Sodexo: scandals and ethical dilemmas

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By: Stephanie Vargas, News Editor

Imagine going to Sub Connection and being served horse meat instead of baja chicken on your sub. Imagine E. Coli soup at Souper Salad and Listeria in your buffalo chicken wrap at Tommy’s. Now, what if I told you this was actually the case in some places serviced by Sodexo?

Founded by billionaire Pierre Bellon, Sodexo has a long history of scandal and controversy. Sodexo has been associated with outsourcing, questionable food quality and a questionable ethical history. In recent years, it was discovered that Sodexo had been outsourcing in order to become more profitable, using foreign entities to obtain goods for a cheaper price rather than supporting local businesses and economies. And in a town such as Bloomington that’s saturated with local farms, there are many other sources that could provide higher-quality food to students.

In the case of Sodexo, outsourcing also compromises quality and freshness. According to the Huffington Post, outsourcing “iced out small local farmers and other quality food suppliers in favor of big agriculture and big business that could best engage in the kickback scheme.” Sodexo has been known to go with foreign producers to get their food because they give better cash rebates. Sodexo profits have been steadily rising over the last three years, but at a cost.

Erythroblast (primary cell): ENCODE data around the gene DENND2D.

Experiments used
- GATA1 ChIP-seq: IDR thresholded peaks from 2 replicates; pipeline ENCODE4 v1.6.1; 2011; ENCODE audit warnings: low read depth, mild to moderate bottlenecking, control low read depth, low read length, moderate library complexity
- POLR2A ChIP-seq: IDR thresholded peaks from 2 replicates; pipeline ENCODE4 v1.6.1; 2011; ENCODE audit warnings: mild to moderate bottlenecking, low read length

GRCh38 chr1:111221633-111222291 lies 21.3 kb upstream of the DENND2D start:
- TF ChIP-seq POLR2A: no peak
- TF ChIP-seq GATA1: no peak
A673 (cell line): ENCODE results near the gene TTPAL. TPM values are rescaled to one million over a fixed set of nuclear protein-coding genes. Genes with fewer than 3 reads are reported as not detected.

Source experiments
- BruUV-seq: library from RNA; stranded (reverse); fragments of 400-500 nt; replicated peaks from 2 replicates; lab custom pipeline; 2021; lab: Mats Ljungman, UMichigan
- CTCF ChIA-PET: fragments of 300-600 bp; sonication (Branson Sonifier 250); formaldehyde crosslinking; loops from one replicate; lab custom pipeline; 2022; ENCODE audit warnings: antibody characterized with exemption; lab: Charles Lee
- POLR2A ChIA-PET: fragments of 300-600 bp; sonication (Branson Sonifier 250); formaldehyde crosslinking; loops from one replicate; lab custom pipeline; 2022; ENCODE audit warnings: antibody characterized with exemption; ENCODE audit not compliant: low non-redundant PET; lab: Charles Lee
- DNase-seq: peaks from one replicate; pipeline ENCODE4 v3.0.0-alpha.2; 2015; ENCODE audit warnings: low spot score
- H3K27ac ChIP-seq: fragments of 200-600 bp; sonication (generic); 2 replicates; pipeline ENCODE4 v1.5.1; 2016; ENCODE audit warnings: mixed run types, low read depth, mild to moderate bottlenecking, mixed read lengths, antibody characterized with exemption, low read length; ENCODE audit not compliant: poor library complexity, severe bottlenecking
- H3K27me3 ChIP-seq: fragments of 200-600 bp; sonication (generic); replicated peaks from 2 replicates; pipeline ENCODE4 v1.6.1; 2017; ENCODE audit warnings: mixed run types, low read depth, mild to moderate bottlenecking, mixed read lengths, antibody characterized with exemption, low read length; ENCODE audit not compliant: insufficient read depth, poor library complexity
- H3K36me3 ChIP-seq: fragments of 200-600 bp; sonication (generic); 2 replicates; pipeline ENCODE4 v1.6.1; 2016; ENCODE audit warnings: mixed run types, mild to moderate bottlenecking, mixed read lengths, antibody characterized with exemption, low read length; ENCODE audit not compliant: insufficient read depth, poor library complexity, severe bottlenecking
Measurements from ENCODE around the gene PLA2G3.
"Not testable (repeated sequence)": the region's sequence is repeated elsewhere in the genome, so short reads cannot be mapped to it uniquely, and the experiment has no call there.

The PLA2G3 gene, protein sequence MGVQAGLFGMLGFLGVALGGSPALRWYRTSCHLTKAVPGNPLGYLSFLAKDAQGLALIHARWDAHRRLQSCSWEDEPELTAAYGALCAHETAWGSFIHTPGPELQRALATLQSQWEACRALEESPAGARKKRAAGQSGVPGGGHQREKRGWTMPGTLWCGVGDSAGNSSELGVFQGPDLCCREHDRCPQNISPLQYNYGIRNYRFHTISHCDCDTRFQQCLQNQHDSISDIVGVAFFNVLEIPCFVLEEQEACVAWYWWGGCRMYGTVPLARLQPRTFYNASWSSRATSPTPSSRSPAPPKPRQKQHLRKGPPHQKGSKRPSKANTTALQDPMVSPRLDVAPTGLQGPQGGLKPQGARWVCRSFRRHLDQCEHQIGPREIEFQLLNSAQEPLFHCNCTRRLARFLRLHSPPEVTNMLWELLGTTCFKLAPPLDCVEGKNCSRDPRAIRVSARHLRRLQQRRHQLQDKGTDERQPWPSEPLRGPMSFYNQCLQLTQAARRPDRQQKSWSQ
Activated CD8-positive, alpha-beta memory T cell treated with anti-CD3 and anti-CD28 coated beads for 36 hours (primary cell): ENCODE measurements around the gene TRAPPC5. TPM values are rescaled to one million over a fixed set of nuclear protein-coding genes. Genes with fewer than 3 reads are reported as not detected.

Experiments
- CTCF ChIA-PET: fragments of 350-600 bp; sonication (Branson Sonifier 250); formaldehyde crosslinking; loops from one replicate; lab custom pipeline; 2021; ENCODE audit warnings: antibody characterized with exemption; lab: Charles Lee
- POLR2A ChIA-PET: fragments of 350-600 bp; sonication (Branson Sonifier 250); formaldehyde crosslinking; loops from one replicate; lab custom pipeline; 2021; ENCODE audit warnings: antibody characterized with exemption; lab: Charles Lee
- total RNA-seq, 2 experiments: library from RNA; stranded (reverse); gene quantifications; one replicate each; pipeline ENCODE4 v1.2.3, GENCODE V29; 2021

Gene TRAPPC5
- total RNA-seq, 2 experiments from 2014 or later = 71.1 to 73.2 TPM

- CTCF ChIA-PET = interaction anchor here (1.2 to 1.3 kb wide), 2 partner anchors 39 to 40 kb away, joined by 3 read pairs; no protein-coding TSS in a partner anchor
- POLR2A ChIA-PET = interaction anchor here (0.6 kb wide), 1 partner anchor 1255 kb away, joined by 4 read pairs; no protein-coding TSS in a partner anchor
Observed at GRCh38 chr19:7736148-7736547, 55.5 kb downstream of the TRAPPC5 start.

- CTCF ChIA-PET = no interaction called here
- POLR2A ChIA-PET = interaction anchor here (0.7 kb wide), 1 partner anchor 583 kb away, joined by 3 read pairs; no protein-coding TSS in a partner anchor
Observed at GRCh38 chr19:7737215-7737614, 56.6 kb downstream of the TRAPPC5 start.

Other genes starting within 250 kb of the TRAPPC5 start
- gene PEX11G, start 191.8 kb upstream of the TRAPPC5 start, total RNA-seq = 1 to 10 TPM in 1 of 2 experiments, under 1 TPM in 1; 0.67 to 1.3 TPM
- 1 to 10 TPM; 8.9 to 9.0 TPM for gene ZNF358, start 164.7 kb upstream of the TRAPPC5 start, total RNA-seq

The quality of the food is precisely the reason Sodexo lost numerous accounts in 2013. According to an article by the Huffington Post, “The company found horse DNA in some of its products and withdrew all frozen beef products from its catering operations at 2,300 British schools, care facilities, military bases, prisons, office canteens and sporting venues.” This was in Britain, but in 2007 Sodexo was involved in a scandal in which 3,000 pounds of chicken were recalled due to Listeria contamination. The contaminated chicken was served to U.S. troops in the Marine Corps dining halls across the United States. As if horsemeat and Listeria weren’t bad enough, Sodexo has also been tied to various E. Coli outbreaks in Germany, Wisconsin and California.

Sodexo also has a record of being ethically ambiguous. They are known to profit off of large prison companies. According to an article by Medium, “Up until 2001, Sodexo owned a large stake in Corrections Corporation of America (CCA), the notorious prison operator that now controls nearly half of the United States’ private prisons.”
An article by Politico claims that profits also come at the expense of many Sodexo employees, who work full-time and still qualify for government assistance programs. In 2010, Ohio State University students and staff protested Sodexo and their unfair labor practices.

Sodexo has been known to discourage unionization. The Corporate Research Project detailed a report in which Sodexo was implicated with anti-union activities, which included “captive meetings and the firing of union supporters at several of Sodexo’s U.S. facilities.”

If all of this were not discouraging enough, according to The Corporate Research Project, “In 2005 Sodexo had to pay $80 million to settle a lawsuit claiming that it systematically denied promotions to some 3,400 African-American managers.”
The bottom line is that Sodexo has a bad reputation due to its involvement in many scandals and ethical dilemmas. For $3,952 a semester, there is no need to compromise quality and character in choosing a food supplier that puts profits first and the well-being of students and its consumers last.